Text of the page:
Young Walla Walla cancer patient hopes to raise funds for dream vacation
WALLA WALLA, Wash. — A young girl in Walla Walla is battling cancer, and during Childhood Cancer Awareness Month, a California-based non-profit is hoping to bring her a little joy with a trip to Hawaii.
Ten-year-old Destiny Lara was diagnosed with a large brain tumor in April, but it wasn’t that long ago that she was your typical bright-eyed, energetic child.
“I would go to school every day,” Destiny said, “I had a lot of energy and I was just living a normal life.”
Earlier this year, there was a noticeable shift.
“She was very tired, lethargic … she just wasn’t herself,” explained Destiny’s sister, Crystal Madrigal.
Crystal says Destiny would sleep all day, she wouldn’t eat and she wasn’t growing. Destiny was diagnosed with a large brain tumor, known as a germ cell tumor.
“It hasn’t been too hard, but it wasn’t too easy,” Destiny said of her surgery and treatments.
“She is very tough,” Crystal said. “To hear her words say that makes me so happy because everything she’s been through has been a lot. It has not been easy whatsoever.”
Destiny has only recently returned home from the hospital within the past week, her first time back since April 23.
After hearing her story, Campaign One at a Time decided to help raise money for Destiny’s dream trip to Kona, Hawaii.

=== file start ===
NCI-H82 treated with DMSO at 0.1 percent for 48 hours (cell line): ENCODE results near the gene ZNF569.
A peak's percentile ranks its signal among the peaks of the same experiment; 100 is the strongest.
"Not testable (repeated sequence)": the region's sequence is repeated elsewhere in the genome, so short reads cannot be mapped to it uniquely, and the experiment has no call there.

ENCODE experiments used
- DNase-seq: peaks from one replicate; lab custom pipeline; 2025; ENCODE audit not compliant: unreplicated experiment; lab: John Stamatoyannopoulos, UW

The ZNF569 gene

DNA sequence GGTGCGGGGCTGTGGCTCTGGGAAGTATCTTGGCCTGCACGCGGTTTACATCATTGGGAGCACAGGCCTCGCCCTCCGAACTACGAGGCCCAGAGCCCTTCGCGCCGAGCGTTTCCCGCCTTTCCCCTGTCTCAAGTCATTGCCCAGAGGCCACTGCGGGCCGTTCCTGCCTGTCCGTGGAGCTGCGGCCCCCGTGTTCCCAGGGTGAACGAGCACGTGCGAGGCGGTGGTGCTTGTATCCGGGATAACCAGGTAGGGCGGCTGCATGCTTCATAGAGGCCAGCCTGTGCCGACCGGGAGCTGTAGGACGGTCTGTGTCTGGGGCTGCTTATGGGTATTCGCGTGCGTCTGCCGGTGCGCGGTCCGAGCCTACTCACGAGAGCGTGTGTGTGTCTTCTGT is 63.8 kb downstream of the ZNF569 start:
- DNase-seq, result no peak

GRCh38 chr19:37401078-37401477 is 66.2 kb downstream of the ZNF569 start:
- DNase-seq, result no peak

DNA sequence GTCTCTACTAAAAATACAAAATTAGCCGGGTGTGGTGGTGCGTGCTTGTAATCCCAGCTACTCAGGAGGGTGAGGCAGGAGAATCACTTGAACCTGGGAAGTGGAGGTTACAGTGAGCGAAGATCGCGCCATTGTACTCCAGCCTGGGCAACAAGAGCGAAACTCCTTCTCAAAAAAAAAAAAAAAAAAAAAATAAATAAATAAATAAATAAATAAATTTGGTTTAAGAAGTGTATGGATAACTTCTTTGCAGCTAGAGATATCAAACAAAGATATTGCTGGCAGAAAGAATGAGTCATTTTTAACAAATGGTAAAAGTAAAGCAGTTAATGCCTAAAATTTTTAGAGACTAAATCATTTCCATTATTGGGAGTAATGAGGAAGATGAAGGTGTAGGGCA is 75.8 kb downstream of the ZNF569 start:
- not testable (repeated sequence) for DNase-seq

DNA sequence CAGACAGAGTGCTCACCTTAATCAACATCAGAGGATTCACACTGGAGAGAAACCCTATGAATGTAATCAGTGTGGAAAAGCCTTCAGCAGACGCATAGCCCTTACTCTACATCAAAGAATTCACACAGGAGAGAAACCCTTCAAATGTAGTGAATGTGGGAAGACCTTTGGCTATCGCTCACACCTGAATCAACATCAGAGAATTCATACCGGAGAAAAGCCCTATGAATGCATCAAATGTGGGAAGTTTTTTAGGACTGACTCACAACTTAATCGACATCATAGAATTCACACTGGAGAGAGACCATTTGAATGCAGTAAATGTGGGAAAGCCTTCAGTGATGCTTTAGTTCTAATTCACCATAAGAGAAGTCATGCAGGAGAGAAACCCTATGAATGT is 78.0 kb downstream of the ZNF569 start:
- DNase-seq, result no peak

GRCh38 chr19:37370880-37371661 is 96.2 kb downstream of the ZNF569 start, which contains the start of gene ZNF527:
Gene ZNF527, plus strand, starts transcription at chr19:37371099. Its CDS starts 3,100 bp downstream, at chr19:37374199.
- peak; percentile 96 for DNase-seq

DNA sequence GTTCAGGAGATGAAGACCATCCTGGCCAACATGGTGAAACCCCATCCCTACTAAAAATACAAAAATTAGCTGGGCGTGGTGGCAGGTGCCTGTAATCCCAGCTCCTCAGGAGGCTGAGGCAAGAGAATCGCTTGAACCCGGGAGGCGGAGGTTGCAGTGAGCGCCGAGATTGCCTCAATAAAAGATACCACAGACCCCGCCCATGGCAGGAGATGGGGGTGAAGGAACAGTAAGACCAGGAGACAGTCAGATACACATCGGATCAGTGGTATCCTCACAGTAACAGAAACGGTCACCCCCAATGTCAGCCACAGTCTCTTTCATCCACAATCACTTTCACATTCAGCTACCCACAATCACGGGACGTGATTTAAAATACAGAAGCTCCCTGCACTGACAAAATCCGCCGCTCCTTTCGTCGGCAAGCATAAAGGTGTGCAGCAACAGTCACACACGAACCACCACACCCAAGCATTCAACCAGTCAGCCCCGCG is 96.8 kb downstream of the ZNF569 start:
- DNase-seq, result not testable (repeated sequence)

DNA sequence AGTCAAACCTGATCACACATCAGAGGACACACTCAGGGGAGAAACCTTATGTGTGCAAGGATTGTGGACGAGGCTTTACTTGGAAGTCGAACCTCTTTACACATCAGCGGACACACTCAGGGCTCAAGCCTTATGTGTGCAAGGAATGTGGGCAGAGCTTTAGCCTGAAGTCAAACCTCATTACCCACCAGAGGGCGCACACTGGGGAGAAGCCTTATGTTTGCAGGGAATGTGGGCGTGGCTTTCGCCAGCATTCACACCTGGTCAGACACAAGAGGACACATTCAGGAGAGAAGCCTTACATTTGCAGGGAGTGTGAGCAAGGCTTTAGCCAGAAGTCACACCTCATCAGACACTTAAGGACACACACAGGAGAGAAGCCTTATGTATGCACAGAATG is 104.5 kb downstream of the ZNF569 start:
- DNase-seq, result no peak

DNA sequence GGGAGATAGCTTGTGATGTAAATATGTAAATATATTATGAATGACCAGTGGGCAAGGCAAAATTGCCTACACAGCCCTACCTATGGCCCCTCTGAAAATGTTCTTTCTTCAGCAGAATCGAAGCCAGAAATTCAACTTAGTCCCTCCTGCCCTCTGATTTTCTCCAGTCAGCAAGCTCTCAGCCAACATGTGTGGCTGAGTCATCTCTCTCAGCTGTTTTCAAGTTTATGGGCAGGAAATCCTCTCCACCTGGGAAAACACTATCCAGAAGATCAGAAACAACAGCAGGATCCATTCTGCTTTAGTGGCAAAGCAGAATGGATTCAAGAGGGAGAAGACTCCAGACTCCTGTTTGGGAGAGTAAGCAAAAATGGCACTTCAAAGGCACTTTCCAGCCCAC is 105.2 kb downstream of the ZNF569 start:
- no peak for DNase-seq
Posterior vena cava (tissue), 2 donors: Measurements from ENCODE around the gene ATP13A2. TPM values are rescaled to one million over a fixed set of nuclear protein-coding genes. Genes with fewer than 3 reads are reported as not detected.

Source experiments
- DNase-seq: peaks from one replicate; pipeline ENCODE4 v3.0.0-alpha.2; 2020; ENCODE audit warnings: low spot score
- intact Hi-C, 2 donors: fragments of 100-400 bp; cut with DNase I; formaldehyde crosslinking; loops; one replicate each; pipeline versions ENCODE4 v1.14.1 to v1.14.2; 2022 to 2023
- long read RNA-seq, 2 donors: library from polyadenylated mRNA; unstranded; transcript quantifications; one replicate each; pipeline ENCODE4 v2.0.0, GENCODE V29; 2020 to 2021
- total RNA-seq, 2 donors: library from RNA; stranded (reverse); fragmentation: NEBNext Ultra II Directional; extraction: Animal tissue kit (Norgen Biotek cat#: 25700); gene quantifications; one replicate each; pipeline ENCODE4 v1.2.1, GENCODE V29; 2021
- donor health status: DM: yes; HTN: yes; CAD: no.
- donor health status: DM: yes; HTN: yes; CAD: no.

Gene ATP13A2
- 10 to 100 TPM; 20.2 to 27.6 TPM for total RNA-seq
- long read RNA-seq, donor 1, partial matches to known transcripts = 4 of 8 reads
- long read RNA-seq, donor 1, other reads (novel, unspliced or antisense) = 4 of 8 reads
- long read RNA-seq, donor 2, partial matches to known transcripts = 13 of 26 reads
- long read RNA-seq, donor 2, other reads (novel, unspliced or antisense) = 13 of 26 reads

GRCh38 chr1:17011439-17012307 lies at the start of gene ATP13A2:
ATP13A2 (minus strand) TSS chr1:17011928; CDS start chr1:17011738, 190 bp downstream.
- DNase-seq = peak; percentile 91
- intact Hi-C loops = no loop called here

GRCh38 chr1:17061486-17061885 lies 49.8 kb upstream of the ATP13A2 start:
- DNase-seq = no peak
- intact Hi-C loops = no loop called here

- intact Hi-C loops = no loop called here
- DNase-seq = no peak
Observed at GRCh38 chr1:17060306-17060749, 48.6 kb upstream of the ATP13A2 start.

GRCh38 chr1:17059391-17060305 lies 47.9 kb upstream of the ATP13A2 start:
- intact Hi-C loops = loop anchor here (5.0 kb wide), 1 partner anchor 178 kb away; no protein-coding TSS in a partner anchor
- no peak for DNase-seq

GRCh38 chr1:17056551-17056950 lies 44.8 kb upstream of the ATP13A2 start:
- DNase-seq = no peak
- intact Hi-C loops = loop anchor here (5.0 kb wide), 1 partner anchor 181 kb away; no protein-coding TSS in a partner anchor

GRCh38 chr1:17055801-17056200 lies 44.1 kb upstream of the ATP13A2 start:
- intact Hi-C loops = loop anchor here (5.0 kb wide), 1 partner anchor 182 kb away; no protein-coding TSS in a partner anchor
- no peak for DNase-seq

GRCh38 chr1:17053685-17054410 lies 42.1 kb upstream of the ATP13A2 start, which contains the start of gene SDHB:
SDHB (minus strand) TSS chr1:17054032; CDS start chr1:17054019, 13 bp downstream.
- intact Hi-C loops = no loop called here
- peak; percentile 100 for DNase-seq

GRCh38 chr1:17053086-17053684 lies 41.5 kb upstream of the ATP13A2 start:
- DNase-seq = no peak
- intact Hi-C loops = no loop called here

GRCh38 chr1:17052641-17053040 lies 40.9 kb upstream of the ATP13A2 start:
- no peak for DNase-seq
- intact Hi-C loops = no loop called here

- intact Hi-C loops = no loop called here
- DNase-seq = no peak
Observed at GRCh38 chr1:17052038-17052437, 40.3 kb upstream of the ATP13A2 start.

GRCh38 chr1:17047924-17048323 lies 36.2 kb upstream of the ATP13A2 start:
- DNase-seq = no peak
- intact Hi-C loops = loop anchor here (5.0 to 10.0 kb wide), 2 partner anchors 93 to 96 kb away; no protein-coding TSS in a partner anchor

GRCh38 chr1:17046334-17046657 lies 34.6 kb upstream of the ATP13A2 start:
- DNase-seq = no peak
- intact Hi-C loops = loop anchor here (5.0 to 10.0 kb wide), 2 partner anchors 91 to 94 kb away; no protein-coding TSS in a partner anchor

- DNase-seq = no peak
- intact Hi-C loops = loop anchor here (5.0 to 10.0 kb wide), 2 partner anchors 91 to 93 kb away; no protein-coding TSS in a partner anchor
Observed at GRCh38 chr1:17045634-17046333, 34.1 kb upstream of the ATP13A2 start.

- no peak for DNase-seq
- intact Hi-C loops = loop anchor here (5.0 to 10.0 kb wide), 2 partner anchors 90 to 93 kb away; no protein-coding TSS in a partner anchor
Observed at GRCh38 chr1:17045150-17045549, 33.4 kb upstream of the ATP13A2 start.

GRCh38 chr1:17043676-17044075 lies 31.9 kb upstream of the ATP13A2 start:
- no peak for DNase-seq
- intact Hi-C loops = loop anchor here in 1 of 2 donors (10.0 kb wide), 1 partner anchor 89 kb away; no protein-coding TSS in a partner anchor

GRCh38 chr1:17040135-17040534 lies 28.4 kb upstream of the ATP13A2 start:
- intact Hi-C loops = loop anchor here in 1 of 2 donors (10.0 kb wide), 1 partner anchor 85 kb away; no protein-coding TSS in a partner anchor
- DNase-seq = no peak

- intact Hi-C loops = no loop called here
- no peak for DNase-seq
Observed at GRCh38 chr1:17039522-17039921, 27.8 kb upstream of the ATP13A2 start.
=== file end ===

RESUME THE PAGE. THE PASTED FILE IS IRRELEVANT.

“Obviously when a child is battling cancer, there are a lot of things that the family has to go through,” said OAAT Campaign Director Nick Ordoñez. “As long as they are battling a life-threatening illness, like cancer, and they want something positive to look forward to, that’s where we step in.”
The fundraiser has been posted on Campaign One at a Time’s website, with a fundraising goal of $5,000 to pay for flights.
“If we do reach the goal of $5,000 for Destiny, every dollar that we go above that goal will go to other kids like Destiny’s dreams come true,” Ordoñez explained.
Crystal has also created a Go-fund-me page for Destiny’s medical expenses.
While the family dreams of seeing Destiny on a beach in Hawaii, they’re also dreaming of a world where brain cancer is no longer a concern.
“I want people to know (symptoms), because if we were to know the signs of brain tumors, she would have been through treatment way ahead of time,” Crystal said. “We just didn’t know.”
Signs of a brain tumor can include headaches that become more frequent or severe, unexplained nausea or vomiting, vision or balance issues and fatigue.
If you have symptoms of concern, you should consult with a doctor.
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